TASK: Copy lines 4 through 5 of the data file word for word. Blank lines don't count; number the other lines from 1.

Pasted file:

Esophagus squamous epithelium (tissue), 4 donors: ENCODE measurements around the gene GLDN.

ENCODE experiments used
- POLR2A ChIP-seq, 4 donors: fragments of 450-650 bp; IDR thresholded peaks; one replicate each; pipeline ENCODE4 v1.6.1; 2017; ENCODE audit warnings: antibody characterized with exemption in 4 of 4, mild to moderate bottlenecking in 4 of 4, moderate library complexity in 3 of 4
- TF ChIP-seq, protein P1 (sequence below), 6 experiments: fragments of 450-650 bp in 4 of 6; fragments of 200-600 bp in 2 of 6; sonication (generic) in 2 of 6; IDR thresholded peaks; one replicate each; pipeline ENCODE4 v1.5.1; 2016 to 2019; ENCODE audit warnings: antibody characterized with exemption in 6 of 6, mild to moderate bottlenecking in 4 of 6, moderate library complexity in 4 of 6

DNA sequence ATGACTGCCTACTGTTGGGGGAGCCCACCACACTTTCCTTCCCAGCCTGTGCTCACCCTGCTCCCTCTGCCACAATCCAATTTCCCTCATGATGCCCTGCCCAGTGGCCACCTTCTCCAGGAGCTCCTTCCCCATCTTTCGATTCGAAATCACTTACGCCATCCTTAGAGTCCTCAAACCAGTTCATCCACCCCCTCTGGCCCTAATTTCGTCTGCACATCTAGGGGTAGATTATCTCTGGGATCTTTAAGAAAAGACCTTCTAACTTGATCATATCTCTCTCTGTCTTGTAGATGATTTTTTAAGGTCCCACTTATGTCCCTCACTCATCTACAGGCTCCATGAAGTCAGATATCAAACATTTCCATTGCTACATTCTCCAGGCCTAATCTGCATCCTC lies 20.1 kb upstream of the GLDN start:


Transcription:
- TF ChIP-seq, protein P1 (sequence below), 6 experiments: fragments of 450-650 bp in 4 of 6; fragments of 200-600 bp in 2 of 6; sonication (generic) in 2 of 6; IDR thresholded peaks; one replicate each; pipeline ENCODE4 v1.5.1; 2016 to 2019; ENCODE audit warnings: antibody characterized with exemption in 6 of 6, mild to moderate bottlenecking in 4 of 6, moderate library complexity in 4 of 6

DNA sequence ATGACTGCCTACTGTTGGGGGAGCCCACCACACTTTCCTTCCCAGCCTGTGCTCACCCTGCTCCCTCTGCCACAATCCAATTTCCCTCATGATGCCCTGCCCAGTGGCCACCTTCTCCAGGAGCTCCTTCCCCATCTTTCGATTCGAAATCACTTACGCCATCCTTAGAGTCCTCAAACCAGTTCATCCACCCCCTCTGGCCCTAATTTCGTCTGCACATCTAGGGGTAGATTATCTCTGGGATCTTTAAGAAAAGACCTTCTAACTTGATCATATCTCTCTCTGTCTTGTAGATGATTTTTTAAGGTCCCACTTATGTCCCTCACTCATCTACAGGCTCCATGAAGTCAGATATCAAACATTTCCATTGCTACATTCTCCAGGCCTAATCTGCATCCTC lies 20.1 kb upstream of the GLDN start: